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We have a Java EE 6 web application with JSF 2.0 running on Glassfish 3.1.

There we encountered a strange bug: the Mime type of the response header send by Glassfish to the client depends on the order of the allowed Mime types in the request header send by the Browser. So in some cases (depending on the browser), the Mime type of the response is wrong, resulting in a broken html page. But it would take pretty long to explain that thing. So to workaround this problem we now want to do just one thing:

Force the response header type for the whole web-application to "text/html".

Currently, we do that with a Servlet Filter configured in the Web.xml:

public class BaseFilter implements Filter {
     public BaseFilter() {

     public void destroy() {

     public void doFilter(ServletRequest request, ServletResponse response, 
                          FilterChain chain) throws IOException, ServletException {
         chain.doFilter(request, response);

     public void init(FilterConfig fConfig) throws ServletException {

configuration in web.xml:

  <!-- these patterns should match cached resources -->

So my question is, is there a better way to enforce a specific response header, especially by just configuring it instead of implementing a ServletFilter?

Is there a Glassfish option to do that?

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What is been returned instead? Facelets defaults to text/html, only the charset may vary depending on server/client details. As to the filter approach, you don't want to send JS/CSS/image files with that content type. Rather map on <servlet-name> of JSF servlet instead of <url-pattern> of /*. –  BalusC Apr 27 '11 at 18:15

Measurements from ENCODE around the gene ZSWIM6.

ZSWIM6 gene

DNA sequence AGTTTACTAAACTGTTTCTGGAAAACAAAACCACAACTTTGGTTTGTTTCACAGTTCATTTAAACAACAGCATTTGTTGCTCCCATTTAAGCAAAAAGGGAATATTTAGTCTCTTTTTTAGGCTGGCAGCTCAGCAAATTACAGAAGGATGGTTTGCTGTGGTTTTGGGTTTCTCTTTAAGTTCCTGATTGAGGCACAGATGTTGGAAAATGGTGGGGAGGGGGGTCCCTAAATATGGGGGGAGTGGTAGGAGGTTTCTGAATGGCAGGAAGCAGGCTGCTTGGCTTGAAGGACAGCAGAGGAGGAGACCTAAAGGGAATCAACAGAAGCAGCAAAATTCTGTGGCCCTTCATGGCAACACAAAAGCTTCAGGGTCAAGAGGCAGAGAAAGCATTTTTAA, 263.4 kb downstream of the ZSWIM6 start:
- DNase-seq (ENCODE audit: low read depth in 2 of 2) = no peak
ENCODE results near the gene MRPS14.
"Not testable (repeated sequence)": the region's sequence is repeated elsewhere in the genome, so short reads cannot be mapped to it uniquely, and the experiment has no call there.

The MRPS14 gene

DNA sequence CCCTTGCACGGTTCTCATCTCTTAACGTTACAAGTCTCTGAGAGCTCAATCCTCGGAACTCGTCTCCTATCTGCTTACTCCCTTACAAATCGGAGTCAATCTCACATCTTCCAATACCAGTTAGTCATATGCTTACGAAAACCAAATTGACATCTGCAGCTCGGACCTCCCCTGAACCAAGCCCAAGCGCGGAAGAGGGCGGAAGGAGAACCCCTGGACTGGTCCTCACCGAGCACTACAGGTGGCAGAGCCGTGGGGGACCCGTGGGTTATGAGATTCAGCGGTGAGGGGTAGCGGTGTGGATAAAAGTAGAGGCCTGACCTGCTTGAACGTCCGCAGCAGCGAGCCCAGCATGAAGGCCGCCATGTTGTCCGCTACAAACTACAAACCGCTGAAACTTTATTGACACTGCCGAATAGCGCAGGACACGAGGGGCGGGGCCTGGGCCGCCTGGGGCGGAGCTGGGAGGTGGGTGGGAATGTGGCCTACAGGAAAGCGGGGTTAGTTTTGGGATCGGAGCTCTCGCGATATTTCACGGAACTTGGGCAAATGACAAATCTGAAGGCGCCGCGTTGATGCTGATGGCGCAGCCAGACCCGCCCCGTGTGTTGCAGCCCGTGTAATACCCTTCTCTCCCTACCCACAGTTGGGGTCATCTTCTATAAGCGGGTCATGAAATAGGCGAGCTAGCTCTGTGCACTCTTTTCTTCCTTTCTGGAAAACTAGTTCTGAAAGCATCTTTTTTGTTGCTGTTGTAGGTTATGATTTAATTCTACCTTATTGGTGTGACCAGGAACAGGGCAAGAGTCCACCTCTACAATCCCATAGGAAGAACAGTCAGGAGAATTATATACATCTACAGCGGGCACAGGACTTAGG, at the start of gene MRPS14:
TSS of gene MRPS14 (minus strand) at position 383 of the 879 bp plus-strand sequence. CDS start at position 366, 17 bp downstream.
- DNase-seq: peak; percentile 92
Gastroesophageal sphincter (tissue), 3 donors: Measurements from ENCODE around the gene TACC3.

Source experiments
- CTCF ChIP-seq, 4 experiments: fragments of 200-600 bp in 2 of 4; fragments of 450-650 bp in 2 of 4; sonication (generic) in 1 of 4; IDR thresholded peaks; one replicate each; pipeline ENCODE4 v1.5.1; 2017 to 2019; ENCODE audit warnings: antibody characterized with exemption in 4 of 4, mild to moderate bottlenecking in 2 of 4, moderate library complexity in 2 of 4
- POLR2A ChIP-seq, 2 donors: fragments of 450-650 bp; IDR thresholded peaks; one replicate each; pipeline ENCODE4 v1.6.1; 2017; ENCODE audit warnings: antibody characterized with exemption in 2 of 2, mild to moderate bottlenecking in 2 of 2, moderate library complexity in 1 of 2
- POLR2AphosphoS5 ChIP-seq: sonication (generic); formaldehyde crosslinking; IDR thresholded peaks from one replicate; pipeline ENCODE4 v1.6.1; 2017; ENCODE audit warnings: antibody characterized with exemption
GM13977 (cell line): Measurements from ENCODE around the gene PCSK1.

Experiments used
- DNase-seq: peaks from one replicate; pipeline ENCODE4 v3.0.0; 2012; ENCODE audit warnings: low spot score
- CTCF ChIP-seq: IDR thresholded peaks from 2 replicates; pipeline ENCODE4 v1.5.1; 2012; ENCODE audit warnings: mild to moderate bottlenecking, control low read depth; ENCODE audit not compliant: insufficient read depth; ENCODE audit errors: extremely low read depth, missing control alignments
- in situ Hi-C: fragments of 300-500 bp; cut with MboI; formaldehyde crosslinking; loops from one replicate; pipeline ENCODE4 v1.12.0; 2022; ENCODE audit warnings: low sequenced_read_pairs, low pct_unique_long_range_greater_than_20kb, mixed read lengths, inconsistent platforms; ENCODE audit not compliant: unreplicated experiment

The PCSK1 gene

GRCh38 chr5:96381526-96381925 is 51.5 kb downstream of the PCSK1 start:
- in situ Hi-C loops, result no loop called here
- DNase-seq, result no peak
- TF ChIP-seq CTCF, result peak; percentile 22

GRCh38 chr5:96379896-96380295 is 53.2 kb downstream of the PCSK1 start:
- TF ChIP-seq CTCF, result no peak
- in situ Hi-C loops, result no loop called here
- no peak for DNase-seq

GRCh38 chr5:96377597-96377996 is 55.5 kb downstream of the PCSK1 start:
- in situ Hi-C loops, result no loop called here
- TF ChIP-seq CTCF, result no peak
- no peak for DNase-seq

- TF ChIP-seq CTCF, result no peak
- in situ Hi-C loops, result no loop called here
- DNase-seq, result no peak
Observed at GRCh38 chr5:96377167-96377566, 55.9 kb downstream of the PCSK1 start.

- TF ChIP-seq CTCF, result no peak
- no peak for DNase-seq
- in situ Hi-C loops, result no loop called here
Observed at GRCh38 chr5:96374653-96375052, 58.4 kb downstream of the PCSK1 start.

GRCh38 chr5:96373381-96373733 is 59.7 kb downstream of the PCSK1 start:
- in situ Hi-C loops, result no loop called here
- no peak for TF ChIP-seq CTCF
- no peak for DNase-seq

"Facelets defaults to text/html, only the charset may vary depending on server/client details" No. In our application, the response header varies, depending on the order of the allowed Mime types in the request header. It looks different (is borken or not), depending on the browser (either its text/html or its application/xhtml, which breaks the rendering). So we want to enforce it to text/html. Thanks for the hint regarding JS/CSS, we'll change that to filter only the JSF Servlet. –  ifischer Apr 27 '11 at 18:20
Hmm, sounds more like the browser's fault that it is telling that it prefers application/xhtml but can't render it properly. –  BalusC Apr 27 '11 at 18:34
No, I don't think it's a Browser problem. If we serve the exact HTML output of JSF with an Apache, it's rendered correctly by all Browsers, no matter in which order their allowed Mime-Types are. –  ifischer Apr 28 '11 at 8:21

1 Answer 1

You can specify it in the default template by the contentType attribute of the <f:view>.

<f:view contentType="text/html">
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